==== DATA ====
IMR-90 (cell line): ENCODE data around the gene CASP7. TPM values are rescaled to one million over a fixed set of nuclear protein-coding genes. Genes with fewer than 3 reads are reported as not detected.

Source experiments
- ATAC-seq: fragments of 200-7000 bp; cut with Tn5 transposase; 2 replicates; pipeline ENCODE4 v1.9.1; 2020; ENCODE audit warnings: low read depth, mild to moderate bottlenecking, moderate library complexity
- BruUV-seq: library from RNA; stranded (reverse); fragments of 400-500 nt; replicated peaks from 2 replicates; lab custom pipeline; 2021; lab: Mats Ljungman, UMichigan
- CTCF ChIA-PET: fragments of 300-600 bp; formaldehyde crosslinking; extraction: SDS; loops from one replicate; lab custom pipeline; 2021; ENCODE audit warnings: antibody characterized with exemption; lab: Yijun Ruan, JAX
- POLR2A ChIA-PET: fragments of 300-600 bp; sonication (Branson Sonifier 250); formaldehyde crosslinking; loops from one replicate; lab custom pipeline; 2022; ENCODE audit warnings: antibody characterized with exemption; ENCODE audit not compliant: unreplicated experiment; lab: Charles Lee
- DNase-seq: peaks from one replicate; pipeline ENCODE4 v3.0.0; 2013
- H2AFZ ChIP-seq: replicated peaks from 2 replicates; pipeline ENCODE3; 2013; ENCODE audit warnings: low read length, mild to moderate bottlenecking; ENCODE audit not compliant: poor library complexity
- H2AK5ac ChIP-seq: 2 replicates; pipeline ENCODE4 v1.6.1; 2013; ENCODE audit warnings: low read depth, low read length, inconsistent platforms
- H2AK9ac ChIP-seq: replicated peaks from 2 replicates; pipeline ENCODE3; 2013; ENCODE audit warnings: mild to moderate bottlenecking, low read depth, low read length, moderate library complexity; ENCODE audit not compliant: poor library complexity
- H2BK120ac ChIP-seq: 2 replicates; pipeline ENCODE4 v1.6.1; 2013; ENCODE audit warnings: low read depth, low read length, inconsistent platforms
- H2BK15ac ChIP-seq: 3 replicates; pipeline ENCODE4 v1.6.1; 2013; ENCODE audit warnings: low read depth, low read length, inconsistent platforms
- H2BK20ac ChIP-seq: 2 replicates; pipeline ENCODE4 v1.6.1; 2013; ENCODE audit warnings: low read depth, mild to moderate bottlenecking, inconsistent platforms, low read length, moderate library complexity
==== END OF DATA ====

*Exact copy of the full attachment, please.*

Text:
IMR-90 (cell line): ENCODE data around the gene CASP7. TPM values are rescaled to one million over a fixed set of nuclear protein-coding genes. Genes with fewer than 3 reads are reported as not detected.

Source experiments
- ATAC-seq: fragments of 200-7000 bp; cut with Tn5 transposase; 2 replicates; pipeline ENCODE4 v1.9.1; 2020; ENCODE audit warnings: low read depth, mild to moderate bottlenecking, moderate library complexity
- BruUV-seq: library from RNA; stranded (reverse); fragments of 400-500 nt; replicated peaks from 2 replicates; lab custom pipeline; 2021; lab: Mats Ljungman, UMichigan
- CTCF ChIA-PET: fragments of 300-600 bp; formaldehyde crosslinking; extraction: SDS; loops from one replicate; lab custom pipeline; 2021; ENCODE audit warnings: antibody characterized with exemption; lab: Yijun Ruan, JAX
- POLR2A ChIA-PET: fragments of 300-600 bp; sonication (Branson Sonifier 250); formaldehyde crosslinking; loops from one replicate; lab custom pipeline; 2022; ENCODE audit warnings: antibody characterized with exemption; ENCODE audit not compliant: unreplicated experiment; lab: Charles Lee
- DNase-seq: peaks from one replicate; pipeline ENCODE4 v3.0.0; 2013
- H2AFZ ChIP-seq: replicated peaks from 2 replicates; pipeline ENCODE3; 2013; ENCODE audit warnings: low read length, mild to moderate bottlenecking; ENCODE audit not compliant: poor library complexity
- H2AK5ac ChIP-seq: 2 replicates; pipeline ENCODE4 v1.6.1; 2013; ENCODE audit warnings: low read depth, low read length, inconsistent platforms
- H2AK9ac ChIP-seq: replicated peaks from 2 replicates; pipeline ENCODE3; 2013; ENCODE audit warnings: mild to moderate bottlenecking, low read depth, low read length, moderate library complexity; ENCODE audit not compliant: poor library complexity
- H2BK120ac ChIP-seq: 2 replicates; pipeline ENCODE4 v1.6.1; 2013; ENCODE audit warnings: low read depth, low read length, inconsistent platforms
- H2BK15ac ChIP-seq: 3 replicates; pipeline ENCODE4 v1.6.1; 2013; ENCODE audit warnings: low read depth, low read length, inconsistent platforms
- H2BK20ac ChIP-seq: 2 replicates; pipeline ENCODE4 v1.6.1; 2013; ENCODE audit warnings: low read depth, mild to moderate bottlenecking, inconsistent platforms, low read length, moderate library complexity